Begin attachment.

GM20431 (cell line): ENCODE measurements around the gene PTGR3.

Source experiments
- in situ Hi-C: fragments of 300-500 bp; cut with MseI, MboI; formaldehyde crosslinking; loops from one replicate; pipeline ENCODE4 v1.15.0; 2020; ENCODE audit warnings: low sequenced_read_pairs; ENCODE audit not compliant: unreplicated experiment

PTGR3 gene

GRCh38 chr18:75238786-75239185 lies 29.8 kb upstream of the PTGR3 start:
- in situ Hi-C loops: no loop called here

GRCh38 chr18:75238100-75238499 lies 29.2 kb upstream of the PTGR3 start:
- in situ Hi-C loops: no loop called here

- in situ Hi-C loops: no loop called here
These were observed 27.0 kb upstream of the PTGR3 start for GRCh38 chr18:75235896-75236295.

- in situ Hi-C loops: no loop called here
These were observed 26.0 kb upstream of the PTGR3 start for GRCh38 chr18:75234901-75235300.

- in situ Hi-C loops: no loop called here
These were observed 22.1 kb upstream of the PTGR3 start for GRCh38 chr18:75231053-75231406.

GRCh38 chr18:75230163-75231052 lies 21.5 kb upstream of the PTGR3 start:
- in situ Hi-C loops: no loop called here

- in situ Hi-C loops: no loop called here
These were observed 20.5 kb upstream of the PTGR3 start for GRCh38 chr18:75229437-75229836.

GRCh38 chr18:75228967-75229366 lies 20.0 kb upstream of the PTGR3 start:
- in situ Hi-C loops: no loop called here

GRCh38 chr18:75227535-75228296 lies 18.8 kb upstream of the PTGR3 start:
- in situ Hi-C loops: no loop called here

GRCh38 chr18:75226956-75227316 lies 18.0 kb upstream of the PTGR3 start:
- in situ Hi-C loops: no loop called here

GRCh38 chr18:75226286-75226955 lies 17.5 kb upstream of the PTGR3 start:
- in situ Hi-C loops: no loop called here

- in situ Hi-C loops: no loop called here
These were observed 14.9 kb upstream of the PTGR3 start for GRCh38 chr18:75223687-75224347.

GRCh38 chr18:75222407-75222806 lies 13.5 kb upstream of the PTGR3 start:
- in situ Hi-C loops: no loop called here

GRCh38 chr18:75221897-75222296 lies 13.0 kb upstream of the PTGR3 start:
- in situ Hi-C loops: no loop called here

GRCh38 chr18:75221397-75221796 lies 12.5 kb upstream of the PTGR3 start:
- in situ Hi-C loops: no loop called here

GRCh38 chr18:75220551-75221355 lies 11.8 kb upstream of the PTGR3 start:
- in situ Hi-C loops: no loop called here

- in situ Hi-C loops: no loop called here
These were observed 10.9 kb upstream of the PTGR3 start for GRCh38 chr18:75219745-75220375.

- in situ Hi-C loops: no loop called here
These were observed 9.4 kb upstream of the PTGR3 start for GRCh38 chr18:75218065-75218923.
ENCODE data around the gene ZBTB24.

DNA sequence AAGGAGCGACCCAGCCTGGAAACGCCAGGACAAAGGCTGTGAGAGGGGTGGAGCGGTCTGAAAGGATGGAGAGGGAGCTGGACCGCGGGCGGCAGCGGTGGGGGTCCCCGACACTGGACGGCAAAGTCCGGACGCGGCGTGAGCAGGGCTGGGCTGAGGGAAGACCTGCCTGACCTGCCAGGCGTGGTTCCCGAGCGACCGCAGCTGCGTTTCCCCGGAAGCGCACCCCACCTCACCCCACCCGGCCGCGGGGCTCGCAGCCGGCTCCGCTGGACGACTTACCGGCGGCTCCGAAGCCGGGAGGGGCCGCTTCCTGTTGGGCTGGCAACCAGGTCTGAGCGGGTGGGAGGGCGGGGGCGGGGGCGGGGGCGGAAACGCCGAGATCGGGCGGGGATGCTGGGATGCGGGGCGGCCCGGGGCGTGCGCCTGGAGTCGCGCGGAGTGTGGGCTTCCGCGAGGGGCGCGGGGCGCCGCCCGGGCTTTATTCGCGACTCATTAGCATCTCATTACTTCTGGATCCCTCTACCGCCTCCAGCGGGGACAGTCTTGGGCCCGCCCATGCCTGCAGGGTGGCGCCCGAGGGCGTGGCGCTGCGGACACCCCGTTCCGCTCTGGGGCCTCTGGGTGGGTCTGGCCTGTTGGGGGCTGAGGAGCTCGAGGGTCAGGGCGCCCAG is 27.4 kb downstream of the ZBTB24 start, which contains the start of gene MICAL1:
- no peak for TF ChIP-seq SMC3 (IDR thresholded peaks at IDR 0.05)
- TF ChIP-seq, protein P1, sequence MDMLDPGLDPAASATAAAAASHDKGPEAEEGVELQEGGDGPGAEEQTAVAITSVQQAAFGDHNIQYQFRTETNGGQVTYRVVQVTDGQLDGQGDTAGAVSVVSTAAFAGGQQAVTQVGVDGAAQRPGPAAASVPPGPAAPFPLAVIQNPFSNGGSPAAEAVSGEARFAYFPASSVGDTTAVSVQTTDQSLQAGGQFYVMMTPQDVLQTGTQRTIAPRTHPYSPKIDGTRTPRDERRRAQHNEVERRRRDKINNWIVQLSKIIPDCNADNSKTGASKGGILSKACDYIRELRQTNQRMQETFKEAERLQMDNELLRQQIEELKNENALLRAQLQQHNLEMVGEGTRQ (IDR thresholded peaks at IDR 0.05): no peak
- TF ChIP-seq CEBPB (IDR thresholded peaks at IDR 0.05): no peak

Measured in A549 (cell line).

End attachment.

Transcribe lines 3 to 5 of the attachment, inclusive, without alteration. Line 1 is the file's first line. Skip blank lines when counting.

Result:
- in situ Hi-C: fragments of 300-500 bp; cut with MseI, MboI; formaldehyde crosslinking; loops from one replicate; pipeline ENCODE4 v1.15.0; 2020; ENCODE audit warnings: low sequenced_read_pairs; ENCODE audit not compliant: unreplicated experiment

PTGR3 gene

GRCh38 chr18:75238786-75239185 lies 29.8 kb upstream of the PTGR3 start: